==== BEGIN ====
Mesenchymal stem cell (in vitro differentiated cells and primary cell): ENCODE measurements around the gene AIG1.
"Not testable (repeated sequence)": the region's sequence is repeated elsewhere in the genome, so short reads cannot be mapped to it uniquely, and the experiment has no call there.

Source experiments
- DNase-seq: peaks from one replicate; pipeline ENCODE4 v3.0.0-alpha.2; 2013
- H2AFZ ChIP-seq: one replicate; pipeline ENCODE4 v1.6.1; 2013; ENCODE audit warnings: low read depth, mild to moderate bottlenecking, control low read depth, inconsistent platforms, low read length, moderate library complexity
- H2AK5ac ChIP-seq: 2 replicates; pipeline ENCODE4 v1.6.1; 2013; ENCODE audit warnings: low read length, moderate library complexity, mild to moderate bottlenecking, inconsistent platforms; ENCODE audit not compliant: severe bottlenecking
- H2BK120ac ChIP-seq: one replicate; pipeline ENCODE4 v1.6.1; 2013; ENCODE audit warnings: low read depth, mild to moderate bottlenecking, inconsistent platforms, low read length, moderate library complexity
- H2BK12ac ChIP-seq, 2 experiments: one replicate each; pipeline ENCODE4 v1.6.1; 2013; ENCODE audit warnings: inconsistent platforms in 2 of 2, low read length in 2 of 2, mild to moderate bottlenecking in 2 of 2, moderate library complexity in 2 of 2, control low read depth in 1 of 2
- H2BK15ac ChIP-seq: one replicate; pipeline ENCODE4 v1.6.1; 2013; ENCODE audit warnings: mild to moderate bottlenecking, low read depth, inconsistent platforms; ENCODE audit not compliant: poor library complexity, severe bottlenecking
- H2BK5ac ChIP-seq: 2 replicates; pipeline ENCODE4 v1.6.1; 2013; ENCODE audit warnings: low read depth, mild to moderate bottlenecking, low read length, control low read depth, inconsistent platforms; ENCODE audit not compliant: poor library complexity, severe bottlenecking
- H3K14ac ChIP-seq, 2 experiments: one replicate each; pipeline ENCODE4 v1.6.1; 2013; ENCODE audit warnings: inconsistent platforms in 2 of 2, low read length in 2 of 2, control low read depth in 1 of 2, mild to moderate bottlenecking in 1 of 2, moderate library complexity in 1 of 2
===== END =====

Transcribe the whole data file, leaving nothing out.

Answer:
Mesenchymal stem cell (in vitro differentiated cells and primary cell): ENCODE measurements around the gene AIG1.
"Not testable (repeated sequence)": the region's sequence is repeated elsewhere in the genome, so short reads cannot be mapped to it uniquely, and the experiment has no call there.

Source experiments
- DNase-seq: peaks from one replicate; pipeline ENCODE4 v3.0.0-alpha.2; 2013
- H2AFZ ChIP-seq: one replicate; pipeline ENCODE4 v1.6.1; 2013; ENCODE audit warnings: low read depth, mild to moderate bottlenecking, control low read depth, inconsistent platforms, low read length, moderate library complexity
- H2AK5ac ChIP-seq: 2 replicates; pipeline ENCODE4 v1.6.1; 2013; ENCODE audit warnings: low read length, moderate library complexity, mild to moderate bottlenecking, inconsistent platforms; ENCODE audit not compliant: severe bottlenecking
- H2BK120ac ChIP-seq: one replicate; pipeline ENCODE4 v1.6.1; 2013; ENCODE audit warnings: low read depth, mild to moderate bottlenecking, inconsistent platforms, low read length, moderate library complexity
- H2BK12ac ChIP-seq, 2 experiments: one replicate each; pipeline ENCODE4 v1.6.1; 2013; ENCODE audit warnings: inconsistent platforms in 2 of 2, low read length in 2 of 2, mild to moderate bottlenecking in 2 of 2, moderate library complexity in 2 of 2, control low read depth in 1 of 2
- H2BK15ac ChIP-seq: one replicate; pipeline ENCODE4 v1.6.1; 2013; ENCODE audit warnings: mild to moderate bottlenecking, low read depth, inconsistent platforms; ENCODE audit not compliant: poor library complexity, severe bottlenecking
- H2BK5ac ChIP-seq: 2 replicates; pipeline ENCODE4 v1.6.1; 2013; ENCODE audit warnings: low read depth, mild to moderate bottlenecking, low read length, control low read depth, inconsistent platforms; ENCODE audit not compliant: poor library complexity, severe bottlenecking
- H3K14ac ChIP-seq, 2 experiments: one replicate each; pipeline ENCODE4 v1.6.1; 2013; ENCODE audit warnings: inconsistent platforms in 2 of 2, low read length in 2 of 2, control low read depth in 1 of 2, mild to moderate bottlenecking in 1 of 2, moderate library complexity in 1 of 2